“I don’t need backups. I’ve got my files synced.”
I have written many times about the need for genealogists and most everyone else to make frequent backups I won’t repeat all that here. You can find my past articles by starting at https://duckduckgo.com/?q=site%3Aeogn.com+backups&t=hu&ia=web.
However, I have to ask one question: Do you have backups or are you simply syncing your files?
In fact, there is a huge difference.
Many online services provide file synching services, including Dropbox, Google Drive, iCloud, and several dozen others. A sync service allows you to keep consistent contents between multiple devices, such as between your desktop computer and a laptop or perhaps your home computer and the one at the office. Make one change to the contents of that shared info, and the same thing is copied to all other devices, including file changes and deletions.
That’s a good thing, but it is not a backup.
Depending on how you have syncing and sharing set-up you can delete a file on one device and have it disappear on all the other shared devices.
Here is the big question: Can you restore a version of a file as it existed days or weeks ago?
A true backup product keeps ALL VERSIONS of ALL FILES for a specified period of time. Backups may be saved on an external hard drive, in a flash drive, or in an online service in the cloud. But if you are only saving the latest version of your files, you are not making backups. You are file synching.
What do you do if you need a copy of a file as it existed last week? or last month? Can you retrieve the old version today? More than once I have deleted a file or overwritten a file with updated information then, a few minutes or a few hours later, I have said, “Oops, I need to use the information I deleted earlier.” If I was using a simple file sync service, the earlier version of the file would already be deleted or overwritten on all my other copies. However, if I was using a true backup program, I can go back at any time and retrieve the earlier version(s) of the file.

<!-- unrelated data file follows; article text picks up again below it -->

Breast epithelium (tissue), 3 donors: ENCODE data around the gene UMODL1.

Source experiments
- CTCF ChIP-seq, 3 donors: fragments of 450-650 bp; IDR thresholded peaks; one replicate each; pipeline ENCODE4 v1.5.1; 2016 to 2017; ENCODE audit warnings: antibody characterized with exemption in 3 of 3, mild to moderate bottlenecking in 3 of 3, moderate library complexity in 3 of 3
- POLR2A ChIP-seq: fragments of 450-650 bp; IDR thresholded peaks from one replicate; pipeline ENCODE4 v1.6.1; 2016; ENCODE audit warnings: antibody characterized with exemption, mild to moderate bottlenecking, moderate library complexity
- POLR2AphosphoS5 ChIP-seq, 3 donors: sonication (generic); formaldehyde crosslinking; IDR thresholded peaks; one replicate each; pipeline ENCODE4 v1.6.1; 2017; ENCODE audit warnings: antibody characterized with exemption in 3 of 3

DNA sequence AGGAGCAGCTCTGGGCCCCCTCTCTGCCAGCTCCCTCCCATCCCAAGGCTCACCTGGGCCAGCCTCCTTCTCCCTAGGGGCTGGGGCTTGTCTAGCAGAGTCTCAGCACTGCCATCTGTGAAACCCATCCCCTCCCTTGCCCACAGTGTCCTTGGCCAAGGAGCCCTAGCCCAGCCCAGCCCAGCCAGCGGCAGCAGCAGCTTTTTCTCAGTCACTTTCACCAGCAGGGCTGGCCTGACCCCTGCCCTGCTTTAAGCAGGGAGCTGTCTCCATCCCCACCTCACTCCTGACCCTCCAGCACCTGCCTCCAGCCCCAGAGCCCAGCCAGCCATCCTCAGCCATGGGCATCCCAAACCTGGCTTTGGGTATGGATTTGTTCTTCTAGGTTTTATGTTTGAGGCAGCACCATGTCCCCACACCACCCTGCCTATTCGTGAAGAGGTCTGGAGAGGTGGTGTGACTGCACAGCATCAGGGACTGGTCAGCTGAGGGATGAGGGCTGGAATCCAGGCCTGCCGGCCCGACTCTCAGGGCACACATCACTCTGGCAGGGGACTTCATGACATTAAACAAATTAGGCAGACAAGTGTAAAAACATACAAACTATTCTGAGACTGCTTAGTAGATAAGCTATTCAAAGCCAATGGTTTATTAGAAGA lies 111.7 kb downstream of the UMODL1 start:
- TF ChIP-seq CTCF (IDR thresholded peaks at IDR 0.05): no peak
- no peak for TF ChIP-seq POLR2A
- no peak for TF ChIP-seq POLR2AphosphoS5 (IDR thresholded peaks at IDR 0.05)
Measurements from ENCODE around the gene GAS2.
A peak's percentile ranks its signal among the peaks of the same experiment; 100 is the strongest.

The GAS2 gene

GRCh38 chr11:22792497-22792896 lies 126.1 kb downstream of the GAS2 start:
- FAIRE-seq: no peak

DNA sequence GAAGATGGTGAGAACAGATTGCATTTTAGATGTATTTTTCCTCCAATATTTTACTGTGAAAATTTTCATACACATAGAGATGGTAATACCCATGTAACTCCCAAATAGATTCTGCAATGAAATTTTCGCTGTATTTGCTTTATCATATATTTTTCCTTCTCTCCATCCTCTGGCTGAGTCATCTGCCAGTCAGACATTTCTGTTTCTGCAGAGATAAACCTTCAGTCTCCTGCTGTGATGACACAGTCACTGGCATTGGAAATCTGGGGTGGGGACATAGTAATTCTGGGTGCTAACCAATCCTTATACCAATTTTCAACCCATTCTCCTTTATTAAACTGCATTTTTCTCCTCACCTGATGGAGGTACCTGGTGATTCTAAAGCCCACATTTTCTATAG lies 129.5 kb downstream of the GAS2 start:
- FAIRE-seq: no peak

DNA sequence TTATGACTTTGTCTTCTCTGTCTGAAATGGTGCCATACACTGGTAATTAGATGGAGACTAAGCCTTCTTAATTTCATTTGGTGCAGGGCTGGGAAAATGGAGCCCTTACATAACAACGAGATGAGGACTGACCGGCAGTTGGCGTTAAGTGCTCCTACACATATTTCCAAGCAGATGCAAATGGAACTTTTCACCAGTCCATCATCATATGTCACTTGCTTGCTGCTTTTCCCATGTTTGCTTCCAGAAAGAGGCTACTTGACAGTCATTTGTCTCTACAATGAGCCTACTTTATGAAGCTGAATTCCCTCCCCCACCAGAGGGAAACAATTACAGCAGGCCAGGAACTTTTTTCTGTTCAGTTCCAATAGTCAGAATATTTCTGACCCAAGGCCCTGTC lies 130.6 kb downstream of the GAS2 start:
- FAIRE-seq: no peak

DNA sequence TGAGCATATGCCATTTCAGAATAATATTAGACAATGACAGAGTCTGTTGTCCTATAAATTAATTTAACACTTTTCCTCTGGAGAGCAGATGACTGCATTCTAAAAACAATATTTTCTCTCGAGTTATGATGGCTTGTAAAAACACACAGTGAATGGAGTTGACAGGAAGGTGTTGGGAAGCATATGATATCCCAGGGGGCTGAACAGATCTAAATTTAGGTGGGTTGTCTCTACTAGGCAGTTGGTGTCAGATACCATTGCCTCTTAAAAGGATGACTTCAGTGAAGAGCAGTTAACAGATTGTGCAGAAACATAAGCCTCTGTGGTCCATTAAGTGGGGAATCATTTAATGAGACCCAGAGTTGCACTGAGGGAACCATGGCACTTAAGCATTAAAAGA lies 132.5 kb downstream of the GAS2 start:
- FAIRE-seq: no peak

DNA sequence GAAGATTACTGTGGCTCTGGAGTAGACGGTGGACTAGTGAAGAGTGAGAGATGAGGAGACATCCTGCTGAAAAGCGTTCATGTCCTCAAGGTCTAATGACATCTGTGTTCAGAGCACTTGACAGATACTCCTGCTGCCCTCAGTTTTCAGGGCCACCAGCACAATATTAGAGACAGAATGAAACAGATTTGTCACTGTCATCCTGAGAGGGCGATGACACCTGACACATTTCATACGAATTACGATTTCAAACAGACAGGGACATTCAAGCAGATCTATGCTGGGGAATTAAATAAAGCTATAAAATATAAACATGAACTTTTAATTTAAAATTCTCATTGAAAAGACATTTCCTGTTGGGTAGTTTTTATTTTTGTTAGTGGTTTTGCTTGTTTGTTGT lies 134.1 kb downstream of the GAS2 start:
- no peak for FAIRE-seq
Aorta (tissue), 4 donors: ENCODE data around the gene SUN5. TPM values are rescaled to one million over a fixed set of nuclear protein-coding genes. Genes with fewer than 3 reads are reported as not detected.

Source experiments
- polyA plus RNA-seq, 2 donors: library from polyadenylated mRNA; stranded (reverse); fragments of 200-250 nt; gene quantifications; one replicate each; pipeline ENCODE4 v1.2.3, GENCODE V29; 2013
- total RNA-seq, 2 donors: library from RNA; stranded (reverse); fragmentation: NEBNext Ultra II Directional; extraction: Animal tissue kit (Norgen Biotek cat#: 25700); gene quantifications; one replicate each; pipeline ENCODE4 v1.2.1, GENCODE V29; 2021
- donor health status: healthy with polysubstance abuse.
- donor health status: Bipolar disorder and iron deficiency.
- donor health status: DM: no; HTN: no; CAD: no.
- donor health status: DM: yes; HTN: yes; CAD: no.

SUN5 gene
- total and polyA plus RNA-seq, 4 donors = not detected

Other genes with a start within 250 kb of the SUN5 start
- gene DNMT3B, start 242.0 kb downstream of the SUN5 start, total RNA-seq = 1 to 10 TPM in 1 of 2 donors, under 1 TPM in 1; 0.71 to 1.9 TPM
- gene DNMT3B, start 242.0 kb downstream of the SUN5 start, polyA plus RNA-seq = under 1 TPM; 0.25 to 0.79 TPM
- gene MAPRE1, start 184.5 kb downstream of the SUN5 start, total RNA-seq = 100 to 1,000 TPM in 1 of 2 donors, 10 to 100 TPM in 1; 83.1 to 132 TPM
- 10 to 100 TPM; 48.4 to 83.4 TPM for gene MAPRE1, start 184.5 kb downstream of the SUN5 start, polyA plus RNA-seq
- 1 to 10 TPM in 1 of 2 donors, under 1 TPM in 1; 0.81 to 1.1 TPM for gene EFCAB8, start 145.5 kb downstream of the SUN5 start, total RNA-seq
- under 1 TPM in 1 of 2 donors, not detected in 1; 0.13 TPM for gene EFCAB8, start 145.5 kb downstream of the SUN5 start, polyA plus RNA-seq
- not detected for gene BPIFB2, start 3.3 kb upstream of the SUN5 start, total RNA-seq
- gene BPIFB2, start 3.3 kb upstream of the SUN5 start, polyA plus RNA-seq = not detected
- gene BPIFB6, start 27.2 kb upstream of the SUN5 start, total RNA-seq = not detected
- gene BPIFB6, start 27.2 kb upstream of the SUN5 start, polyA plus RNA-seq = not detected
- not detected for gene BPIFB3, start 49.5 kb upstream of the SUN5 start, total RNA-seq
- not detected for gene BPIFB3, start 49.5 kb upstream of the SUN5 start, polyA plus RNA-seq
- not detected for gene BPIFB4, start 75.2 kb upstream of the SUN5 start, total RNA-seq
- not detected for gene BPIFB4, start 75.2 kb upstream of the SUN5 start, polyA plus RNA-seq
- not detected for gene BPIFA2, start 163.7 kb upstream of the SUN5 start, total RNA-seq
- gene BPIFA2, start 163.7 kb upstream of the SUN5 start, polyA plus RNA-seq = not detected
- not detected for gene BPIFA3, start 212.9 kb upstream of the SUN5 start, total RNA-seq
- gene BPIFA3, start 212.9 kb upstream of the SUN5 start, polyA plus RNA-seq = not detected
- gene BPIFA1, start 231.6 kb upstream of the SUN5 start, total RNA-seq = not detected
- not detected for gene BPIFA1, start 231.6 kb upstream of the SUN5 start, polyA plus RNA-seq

Perhaps you updated a file with new information and accidentally deleted something important that was within the file. What do you do? A true backup service will save you. Simply launch the backup software, click on RESTORE, then select the file name and the date of the file version that you seek.
There are dozens of good backup products available. If you own a Macintosh, look at Time Machine a free backup program that was already installed on your computer when you purchased it. Time Machine is one of the best backup products I have seen and it is available free of charge to every Mac owner. It will allow you to restore files as they appeared in the past, even years ago. See https://support.apple.com/en-us/HT201250 for more information about using Time Machine.
Users of Microsoft Windows have a bit more of a challenge. Over the years, Microsoft has included mediocre backup software in some of the Pro versions of Windows but generally not in the Home Editions. However, a number of third-party vendors have rushed in to fill the vacuum.
Backblaze‘s online backup service keeps track of multiple versions up to 30 days. That is a rather short timeframe but is better than most of the simple file sync services.
Dropbox is primarily a file sync service but also will create backups of multiple versions of every file. By default, Dropbox Basic and Plus users will find a history of all deleted and earlier versions of files for 30 days for all Dropbox accounts. If you purchase either the Professional or Business versions of Dropbox, all versions of all backed up files will remain available for 180 days. See https://help.dropbox.com/files-folders/restore-delete/recover-older-versions for the details.
All files stored online by Dropbox are encrypted and are kept in secure storage servers across several data centers.
Other backup services and file sync services may have similar capabilities. The only way to find out is to read the fine print on each company’s web site.